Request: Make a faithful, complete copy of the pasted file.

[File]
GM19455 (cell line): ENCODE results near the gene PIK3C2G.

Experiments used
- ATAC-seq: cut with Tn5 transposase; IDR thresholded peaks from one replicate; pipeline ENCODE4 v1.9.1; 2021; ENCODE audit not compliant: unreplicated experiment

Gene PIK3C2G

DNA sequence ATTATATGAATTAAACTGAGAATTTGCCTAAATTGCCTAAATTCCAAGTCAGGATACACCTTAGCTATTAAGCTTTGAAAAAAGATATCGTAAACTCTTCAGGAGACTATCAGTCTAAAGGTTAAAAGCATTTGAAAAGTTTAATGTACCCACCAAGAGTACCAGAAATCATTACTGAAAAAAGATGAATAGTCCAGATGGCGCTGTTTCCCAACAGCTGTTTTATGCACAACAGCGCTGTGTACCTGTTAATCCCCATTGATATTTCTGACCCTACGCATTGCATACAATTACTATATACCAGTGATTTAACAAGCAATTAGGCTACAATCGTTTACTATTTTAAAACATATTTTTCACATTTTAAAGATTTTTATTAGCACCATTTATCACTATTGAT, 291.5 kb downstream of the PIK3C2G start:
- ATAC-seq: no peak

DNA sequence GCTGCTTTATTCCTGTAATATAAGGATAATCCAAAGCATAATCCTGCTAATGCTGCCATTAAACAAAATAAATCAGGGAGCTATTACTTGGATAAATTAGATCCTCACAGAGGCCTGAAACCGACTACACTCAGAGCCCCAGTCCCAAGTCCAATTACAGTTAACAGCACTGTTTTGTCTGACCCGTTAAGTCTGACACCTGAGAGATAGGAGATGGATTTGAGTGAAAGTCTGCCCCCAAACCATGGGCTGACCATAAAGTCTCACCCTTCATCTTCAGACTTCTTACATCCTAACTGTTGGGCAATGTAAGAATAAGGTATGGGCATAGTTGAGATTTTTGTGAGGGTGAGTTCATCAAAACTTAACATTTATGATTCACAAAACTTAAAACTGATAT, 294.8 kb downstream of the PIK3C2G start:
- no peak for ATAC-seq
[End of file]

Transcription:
GM19455 (cell line): ENCODE results near the gene PIK3C2G.

Experiments used
- ATAC-seq: cut with Tn5 transposase; IDR thresholded peaks from one replicate; pipeline ENCODE4 v1.9.1; 2021; ENCODE audit not compliant: unreplicated experiment

Gene PIK3C2G

DNA sequence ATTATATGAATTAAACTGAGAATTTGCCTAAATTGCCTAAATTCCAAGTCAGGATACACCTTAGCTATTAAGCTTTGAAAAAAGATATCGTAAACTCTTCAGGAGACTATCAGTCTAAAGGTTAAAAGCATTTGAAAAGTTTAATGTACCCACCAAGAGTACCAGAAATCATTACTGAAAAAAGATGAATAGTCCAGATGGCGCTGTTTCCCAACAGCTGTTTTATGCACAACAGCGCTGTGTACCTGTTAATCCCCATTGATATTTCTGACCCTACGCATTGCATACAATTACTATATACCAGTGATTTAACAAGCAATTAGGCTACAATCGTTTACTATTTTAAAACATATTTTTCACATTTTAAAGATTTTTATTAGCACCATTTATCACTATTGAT, 291.5 kb downstream of the PIK3C2G start:
- ATAC-seq: no peak

DNA sequence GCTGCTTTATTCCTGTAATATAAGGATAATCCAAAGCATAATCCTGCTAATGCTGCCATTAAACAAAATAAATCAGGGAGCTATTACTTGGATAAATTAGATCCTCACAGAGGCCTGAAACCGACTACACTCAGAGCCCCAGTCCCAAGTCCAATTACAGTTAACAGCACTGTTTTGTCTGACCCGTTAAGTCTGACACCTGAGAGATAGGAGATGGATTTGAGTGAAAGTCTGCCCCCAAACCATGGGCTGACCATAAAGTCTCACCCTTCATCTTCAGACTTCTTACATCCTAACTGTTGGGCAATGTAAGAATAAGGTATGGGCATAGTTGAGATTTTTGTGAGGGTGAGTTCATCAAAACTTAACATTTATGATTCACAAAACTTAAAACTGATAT, 294.8 kb downstream of the PIK3C2G start:
- no peak for ATAC-seq